Sunday, September 16, 2012

Making Things Better by Anita Brookner

Anita Brookner’s novels usually feature women loners floundering under bad relationships, who then try to escape depressing situations. As I wrote in 2009 about Strangers, this might seem boring – mining the same plot line over and over, but she draws her characters as finely as detailed, realistic paintings. Brookner spent years teaching art history in England. Furthermore, each of these characters deals with the escape and resolution in an entirely different manner. Strangers was the first of her novels I read that featured a man as the main character. Making Things Better, published in the U.S. in 2002, also features a man -- a loner, a dejected, rejected man who suffers some serious losses in his life.

Julius Herz manages a business owned by his father, Willie, and his partner Ostrovski. He lives alone in a flat over the shop. Julius meets Josie, and they marry. They try to live in the cramped flat, but Julius’s mother needs care, so they move into the even smaller flat with his mother. Julius’s world is shrinking – literally and figuratively. Josie hangs on for two years, but she abruptly leaves and files for divorce.

Then, the last prop is shoved out from under Julius. Ostrovski decides to retire to Spain, and he sells the business, but he does take care of Julius by settling a large amount of money on him for his years of service. Julius is now confronted with the possibility of a life style he never thought possible. He first leases a larger flat, and then – a creature of some serious habits -- continues his daily routine broken only by an occasional trip to a museum. Then he decides to take a holiday.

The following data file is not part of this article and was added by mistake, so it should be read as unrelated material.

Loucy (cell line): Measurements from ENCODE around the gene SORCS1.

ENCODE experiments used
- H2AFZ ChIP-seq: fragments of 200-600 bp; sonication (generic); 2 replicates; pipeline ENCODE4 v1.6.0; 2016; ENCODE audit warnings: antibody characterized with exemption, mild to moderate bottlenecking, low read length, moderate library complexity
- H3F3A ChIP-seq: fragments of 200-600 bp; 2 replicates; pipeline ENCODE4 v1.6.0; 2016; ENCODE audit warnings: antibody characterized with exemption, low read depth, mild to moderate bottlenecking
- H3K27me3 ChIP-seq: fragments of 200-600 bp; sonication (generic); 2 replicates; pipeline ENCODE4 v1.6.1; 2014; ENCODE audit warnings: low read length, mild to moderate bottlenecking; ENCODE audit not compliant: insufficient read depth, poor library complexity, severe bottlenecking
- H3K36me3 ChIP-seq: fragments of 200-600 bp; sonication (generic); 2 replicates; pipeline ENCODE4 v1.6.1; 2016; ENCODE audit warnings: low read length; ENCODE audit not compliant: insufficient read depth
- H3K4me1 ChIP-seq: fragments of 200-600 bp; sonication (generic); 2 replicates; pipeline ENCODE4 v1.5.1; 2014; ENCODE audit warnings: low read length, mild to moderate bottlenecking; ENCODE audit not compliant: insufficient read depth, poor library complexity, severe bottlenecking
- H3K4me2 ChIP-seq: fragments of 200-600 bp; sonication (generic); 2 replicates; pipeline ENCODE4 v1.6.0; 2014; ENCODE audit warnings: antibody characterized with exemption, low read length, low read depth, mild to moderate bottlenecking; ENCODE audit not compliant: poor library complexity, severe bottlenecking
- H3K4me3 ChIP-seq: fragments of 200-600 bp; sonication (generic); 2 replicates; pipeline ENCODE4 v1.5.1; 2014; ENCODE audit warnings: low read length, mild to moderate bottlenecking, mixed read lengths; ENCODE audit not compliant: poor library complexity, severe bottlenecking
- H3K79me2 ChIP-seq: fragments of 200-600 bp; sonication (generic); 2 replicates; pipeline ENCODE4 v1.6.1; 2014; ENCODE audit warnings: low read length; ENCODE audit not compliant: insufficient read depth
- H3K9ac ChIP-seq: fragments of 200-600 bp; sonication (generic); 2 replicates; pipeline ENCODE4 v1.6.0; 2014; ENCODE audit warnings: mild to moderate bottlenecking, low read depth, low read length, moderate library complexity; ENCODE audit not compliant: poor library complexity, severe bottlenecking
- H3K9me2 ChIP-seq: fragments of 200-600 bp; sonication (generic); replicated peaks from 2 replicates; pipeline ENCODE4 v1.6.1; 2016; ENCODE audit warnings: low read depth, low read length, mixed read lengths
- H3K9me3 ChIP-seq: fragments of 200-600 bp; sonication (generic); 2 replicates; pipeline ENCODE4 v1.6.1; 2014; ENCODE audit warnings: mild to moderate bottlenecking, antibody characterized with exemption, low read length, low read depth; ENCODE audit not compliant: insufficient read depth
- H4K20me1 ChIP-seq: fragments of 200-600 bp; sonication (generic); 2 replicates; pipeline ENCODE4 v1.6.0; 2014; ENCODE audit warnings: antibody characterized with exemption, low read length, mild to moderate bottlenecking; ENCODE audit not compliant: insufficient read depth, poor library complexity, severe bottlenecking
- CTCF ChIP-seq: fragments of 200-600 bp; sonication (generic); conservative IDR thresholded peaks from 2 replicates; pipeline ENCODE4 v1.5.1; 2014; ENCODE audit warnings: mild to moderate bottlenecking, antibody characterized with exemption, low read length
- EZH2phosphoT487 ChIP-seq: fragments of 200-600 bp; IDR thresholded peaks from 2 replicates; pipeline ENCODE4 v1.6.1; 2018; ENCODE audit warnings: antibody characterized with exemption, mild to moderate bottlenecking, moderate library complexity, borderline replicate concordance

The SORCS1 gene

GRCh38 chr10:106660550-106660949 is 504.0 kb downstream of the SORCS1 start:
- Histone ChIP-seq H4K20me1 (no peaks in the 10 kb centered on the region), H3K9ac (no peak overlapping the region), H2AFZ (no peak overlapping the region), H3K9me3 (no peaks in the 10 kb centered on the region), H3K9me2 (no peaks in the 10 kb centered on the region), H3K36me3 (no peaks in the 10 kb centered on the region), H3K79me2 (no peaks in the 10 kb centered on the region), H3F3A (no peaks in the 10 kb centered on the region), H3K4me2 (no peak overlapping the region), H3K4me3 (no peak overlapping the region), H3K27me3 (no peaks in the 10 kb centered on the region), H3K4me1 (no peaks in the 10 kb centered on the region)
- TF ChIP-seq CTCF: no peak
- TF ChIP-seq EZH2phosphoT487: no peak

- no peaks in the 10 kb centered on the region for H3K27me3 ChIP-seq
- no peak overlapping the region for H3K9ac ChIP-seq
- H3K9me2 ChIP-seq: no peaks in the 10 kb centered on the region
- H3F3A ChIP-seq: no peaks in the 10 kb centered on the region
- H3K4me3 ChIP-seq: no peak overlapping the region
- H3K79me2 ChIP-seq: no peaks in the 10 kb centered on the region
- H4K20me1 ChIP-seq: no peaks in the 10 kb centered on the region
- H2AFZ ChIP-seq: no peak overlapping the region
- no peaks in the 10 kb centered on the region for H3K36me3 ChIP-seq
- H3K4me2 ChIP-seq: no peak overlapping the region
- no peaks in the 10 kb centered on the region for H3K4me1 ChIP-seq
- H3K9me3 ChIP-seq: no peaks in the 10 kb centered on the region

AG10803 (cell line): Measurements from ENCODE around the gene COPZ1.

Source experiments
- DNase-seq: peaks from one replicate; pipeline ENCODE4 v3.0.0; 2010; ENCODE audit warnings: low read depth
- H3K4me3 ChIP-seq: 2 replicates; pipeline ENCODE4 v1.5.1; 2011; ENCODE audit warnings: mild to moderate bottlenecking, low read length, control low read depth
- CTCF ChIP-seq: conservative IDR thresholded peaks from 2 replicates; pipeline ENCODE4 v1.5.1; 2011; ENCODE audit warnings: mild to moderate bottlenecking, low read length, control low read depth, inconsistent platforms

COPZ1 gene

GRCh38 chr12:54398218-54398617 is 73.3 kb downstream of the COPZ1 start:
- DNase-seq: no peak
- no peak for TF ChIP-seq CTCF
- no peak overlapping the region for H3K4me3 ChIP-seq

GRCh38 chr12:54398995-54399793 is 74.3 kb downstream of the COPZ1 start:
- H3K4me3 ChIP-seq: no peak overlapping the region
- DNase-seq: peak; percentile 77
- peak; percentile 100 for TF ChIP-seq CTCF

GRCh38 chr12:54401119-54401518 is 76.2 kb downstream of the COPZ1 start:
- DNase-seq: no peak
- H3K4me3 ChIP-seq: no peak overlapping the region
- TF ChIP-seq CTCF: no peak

Brookner’s novels feature little in the way of dialogue. Rather, her forté is the serious interior examination of her protagonist’s life, loves, dreams, fears, and pleasures. In this scene, Ostrovski has broken the news of his retirement to Julius. Brookner writes,

“The suddenness of Ostrovski’s announcement seemed to have obliterated any response. Julius went to his small desk and scrutinized the invoices and accounts, the contents of which he knew by heart. But it was no good; he could make sense of none of it. His working life, it seemed, was over. Not quite what he had expected, he had admitted to himself in the course of the afternoon. Yet he had expected nothing, and had been endowed with freedom, a freedom for which he was entirely unprepared. … he would have to find somewhere to live. The prospect posed even more difficulties; he had never exercised his own wishes in this respect. … all his homes had been chosen for him. And home was such an emotive concept that he doubted whether he would be able to live up to it, to make a place for himself in a world where people exercised choices” (63-64).

The name “Julius Herz” sounds like a clue to the main character’s state of mind. My faithful readers know I am a fan of novels with deep psychological insights. Making Things Better fills that bill perfectly. 5 stars

--Chiron, 9/10/12

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